GIBSON: Would you favor putting Georgia and Ukraine in NATO?
PALIN: Ukraine, definitely, yes. Yes, and Georgia.
GIBSON: Because Putin has said he would not tolerate NATO incursion into the Caucasus.
PALIN: Well, you know, the Rose Revolution, the Orange Revolution, those actions have showed us that those democratic nations, I believe, deserve to be in NATO.
Putin thinks otherwise. Obviously, he thinks otherwise, but…
GIBSON: And under the NATO treaty, wouldn’t we then have to go to war if Russia went into Georgia?
PALIN: Perhaps so. I mean, that is the agreement when you are a NATO ally, is if another country is attacked, you’re going to be expected to be called upon and help.
National Review’s Mark Hemingway explains her position thusly:
Once they’re in NATO and if they’re attacked, we might — stress might — have to defend them. But obviously a major part of the reasoning in letting them join NATO is that it might make Russia less likely to attack, no?
I hate to piss in Hemingway’s cheerios, but if a NATO member is attacked, we’re obligated to provide military assistance. From the text of the North Atlantic Treaty:
The Parties agree that an armed attack against one or more of them in Europe or North America shall be considered an attack against them all and consequently they agree that, if such an armed attack occurs, each of them, in exercise of the right of individual or collective self-defence recognised by Article 51 of the Charter of the United Nations, will assist the Party or Parties so attacked by taking forthwith, individually and in concert with the other Parties, such action as it deems necessary, including the use of armed force . . .
Incidentally, this very clause was invoked after September 11th to justify NATO’s involvement in Afghanistan. If Article 5 authorizes a NATO military response to a stateless terrorist group operating outside of the North Atlantic region, I find it difficult to imagine the United States wiggling out of providing direct military assistance to a NATO member under Russian attack.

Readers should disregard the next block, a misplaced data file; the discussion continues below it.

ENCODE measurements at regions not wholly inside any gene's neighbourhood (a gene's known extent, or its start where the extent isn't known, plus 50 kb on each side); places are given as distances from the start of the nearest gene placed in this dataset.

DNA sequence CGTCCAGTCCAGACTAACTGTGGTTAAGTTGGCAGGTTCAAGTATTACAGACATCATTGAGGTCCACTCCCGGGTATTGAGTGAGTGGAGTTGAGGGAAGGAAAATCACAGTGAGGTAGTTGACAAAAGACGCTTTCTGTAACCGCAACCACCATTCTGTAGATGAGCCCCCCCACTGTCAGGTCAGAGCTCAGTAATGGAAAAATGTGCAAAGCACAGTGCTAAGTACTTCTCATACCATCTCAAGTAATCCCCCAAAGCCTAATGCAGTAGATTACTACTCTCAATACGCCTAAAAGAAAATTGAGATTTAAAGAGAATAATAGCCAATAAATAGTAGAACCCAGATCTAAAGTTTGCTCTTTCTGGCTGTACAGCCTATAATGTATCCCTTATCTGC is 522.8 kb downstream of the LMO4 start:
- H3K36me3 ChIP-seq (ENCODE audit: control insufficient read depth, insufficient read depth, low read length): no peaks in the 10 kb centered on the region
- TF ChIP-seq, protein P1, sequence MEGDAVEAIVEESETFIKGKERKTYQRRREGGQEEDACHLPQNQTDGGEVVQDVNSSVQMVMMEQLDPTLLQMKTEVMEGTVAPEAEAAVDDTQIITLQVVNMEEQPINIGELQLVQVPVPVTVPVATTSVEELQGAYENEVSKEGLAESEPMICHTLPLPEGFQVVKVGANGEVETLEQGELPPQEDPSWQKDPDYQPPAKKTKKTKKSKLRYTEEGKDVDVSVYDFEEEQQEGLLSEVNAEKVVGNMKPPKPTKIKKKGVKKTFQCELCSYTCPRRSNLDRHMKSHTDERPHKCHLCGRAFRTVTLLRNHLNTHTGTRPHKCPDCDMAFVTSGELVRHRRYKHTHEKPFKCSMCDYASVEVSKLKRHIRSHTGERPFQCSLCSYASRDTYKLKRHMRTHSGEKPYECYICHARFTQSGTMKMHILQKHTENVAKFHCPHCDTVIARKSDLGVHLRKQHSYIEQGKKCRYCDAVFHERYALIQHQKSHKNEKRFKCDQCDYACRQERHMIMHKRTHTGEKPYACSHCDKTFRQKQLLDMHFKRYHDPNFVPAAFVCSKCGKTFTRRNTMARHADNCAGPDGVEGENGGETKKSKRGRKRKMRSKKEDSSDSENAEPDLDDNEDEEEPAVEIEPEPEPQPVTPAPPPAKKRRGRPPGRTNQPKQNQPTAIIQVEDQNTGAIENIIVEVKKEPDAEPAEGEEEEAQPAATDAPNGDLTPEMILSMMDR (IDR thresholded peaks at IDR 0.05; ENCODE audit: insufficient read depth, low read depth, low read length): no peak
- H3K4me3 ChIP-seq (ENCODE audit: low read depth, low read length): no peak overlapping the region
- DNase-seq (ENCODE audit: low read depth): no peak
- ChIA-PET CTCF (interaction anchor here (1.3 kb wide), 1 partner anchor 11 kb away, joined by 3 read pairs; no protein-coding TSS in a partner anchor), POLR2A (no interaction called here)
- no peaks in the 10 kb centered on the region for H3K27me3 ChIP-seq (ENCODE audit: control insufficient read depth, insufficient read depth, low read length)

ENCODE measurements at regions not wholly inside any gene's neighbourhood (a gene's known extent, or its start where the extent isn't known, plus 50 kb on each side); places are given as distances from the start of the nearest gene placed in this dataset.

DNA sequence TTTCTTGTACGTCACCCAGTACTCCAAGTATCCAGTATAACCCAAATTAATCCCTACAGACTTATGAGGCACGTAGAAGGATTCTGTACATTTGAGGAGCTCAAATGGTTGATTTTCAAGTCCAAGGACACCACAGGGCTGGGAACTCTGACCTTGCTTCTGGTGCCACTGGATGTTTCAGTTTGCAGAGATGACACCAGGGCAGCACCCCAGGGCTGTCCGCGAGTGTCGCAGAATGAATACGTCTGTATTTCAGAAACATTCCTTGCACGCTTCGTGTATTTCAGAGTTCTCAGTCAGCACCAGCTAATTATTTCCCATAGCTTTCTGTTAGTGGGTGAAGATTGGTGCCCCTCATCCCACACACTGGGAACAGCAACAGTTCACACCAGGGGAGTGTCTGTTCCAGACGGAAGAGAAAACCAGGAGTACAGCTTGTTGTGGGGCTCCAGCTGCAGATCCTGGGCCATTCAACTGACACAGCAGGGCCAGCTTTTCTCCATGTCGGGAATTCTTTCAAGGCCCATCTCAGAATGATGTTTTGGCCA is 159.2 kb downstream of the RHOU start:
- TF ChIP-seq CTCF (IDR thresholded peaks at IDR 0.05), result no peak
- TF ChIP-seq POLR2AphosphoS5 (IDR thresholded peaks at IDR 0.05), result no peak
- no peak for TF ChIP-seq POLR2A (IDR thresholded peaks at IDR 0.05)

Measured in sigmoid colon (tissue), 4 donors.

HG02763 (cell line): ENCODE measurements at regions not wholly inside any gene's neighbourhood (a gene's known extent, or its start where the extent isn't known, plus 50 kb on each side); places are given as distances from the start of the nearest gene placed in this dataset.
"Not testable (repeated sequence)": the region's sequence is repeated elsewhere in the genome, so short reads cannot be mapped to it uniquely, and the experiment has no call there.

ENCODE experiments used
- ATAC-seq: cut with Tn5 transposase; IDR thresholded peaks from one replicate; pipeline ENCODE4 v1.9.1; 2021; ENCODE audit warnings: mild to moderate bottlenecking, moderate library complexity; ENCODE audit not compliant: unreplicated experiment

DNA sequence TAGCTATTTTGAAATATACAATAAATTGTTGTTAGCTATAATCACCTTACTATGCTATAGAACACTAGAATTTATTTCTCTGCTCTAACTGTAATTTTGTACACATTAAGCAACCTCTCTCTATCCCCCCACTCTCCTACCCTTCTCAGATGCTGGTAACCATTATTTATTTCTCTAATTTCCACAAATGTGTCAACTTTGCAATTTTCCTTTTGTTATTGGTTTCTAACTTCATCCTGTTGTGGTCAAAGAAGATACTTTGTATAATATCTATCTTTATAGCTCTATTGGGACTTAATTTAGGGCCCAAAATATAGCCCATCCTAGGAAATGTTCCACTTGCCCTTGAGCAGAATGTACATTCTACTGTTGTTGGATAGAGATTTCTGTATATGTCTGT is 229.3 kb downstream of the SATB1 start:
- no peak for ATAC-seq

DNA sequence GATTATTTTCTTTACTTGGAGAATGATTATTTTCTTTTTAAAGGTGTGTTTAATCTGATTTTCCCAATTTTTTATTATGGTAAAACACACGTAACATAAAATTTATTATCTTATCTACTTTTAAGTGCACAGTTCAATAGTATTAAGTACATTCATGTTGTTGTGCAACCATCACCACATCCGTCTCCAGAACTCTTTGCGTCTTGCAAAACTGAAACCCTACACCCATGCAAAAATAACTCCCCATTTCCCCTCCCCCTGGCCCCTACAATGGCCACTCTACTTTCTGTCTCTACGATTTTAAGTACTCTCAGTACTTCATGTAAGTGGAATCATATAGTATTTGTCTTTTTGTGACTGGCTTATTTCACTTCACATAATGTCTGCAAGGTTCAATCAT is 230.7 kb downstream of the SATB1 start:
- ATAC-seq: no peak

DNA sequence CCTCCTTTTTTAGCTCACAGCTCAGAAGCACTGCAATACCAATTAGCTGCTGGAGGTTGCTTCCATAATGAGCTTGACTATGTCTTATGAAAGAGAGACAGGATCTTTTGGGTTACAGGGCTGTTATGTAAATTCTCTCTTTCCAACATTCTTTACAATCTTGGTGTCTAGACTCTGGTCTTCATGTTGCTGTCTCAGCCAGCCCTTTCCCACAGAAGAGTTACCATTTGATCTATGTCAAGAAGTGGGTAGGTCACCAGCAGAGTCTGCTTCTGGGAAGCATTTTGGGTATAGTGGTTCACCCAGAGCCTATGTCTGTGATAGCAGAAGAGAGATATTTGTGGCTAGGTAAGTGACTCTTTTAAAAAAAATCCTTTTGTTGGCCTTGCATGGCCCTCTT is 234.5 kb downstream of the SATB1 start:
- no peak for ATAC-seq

Hemingway’s second point is slightly more plausible. After all, NATO’s collective military strength is impressive (although if we’re not obligated to provide military assistance, NATO membership isn’t as valuable a deterrent as Hemingway assumes). But I’m sure I’m not the first person to suggest that adding several far-flung members undermines the credibility of NATO’s Article 5 security guarantees. If Russia perceives the United States as unwilling or unable to effectively defend Georgia and the Ukraine, NATO’s deterrent is functionally irrelevant. Would the public really support a war against a former superpower armed with nuclear weapons over Georgia? I doubt it, and I don’t fancy fighting the Russians in South Ossetia to preserve the credibility of the United States’ security guarantees. Bismark’s famous maxim about the Balkans not being worth the bones of a single Pomeranian grenadier comes to mind.
Extending NATO membership to Georgia and Ukraine puts the United States in a strategic vice: if we respond forcefully, we risk a wider war with Russia. If we fail to respond at all, other NATO members will quickly take note and cease to rely on the U.S. alliance. Ironically enough, this outcome would probably encourage further Russian aggression in Eastern and Central Europe, as the United States’ security guarantees would cease to pose a credible deterrent.
UPDATE: It’s also worth noting that Hemingway is wrong about Obama and Biden’s positions on expanding NATO membership. The statement he reproduces only states that Biden favors “. . . MAPs [Membership Action Plans] to Georgia and Ukraine at the next NATO meeting in December.” A Membership Action Plan, of course, is not the same as full NATO membership. It’s a precursor to joining the alliance that provides a set of political, legal, and military criteria that must be met by the aspirant country before the alliance considers extending full membership. I hate to accuse Joe Biden of nuance, but allowing Georgia and Ukraine to pursue Membership Action Plans gives the United States a lot more flexibility that unconditionally offering NATO membership. Similarly, Obama’s statement on NATO expansion offers no firm commitment:
I welcome the desire and actions of these countries to seek closer ties with NATO and hope that NATO responds favorably to their request, consistent with its criteria for membership. Whether Ukraine and Georgia ultimately join NATO will be a decision for the members of the alliance and the citizens of those countries, after a period of open and democratic debate.